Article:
ForEach vs ForEach-Object in PowerShell

In a current project where I use the PowerShell Management Agent from Søren Granfeldt to import information from a large LDAP catalog I discovered that there are some performance problems if you use PowerShell the incorrect way. One of these things is the use of ForEach vs ForEach-Object when enumerating a large collection of objects.

Searching the web I found this article from Anita, that helped me.

The results was stunning!

Look at this scenario where I search for objects in the LDAP catalog and the search returns +20 thousand objects.

I got $Response.Entries.Count is 21897

I then use the Measure-Command to compare the ForEach with the ForEach-Object way of iterating the objects.

First let’s see how the  generic ForEach-Object{} is doing.

(Measure-Command{$Response.Entries | ForEach-Object{$_.DistinguishedName} }).TotalMilliseconds
Resulted in: 1020 milliseconds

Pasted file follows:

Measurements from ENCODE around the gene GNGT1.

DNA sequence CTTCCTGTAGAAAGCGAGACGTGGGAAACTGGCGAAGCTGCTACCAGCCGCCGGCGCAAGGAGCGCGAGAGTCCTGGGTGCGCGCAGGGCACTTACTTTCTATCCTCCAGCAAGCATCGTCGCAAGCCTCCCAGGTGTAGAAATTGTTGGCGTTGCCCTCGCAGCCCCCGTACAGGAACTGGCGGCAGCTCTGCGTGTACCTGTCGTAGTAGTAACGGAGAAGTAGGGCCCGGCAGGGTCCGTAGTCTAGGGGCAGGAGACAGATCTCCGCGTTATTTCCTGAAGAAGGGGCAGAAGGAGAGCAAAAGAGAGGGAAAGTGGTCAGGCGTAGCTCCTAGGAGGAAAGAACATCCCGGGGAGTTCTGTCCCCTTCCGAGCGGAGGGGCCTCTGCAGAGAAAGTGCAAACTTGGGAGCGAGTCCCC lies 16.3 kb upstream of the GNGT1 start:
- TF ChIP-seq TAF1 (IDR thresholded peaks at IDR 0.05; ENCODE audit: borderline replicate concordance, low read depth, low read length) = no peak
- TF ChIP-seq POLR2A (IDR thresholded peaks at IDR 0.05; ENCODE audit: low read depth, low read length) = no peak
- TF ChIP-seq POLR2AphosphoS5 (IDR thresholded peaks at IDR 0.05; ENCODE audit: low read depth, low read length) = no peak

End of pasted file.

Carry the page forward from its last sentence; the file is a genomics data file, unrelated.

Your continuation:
And then let’s see how ForEach(){} is doing when defining the type of object in the collection

Defining the entry object type like this

and then measuring the result

(Measure-Command{ForEach($entry in $Response.Entries){$entry.DistinguishedName} }).TotalMilliseconds
Resulted in: 98 milliseconds

A performance factor of 10!.

And since a few of my collections in this project was actually returning more than 200 thousand objects you can imagine that I actually was able to see some effect.

One Reply to “ForEach vs ForEach-Object in PowerShell”

  1. Doug Finke

    Nice write up!

    Here is another subtle way to improve loops in PowerShell.

    Make Your PowerShell For Loops 4x Faster []



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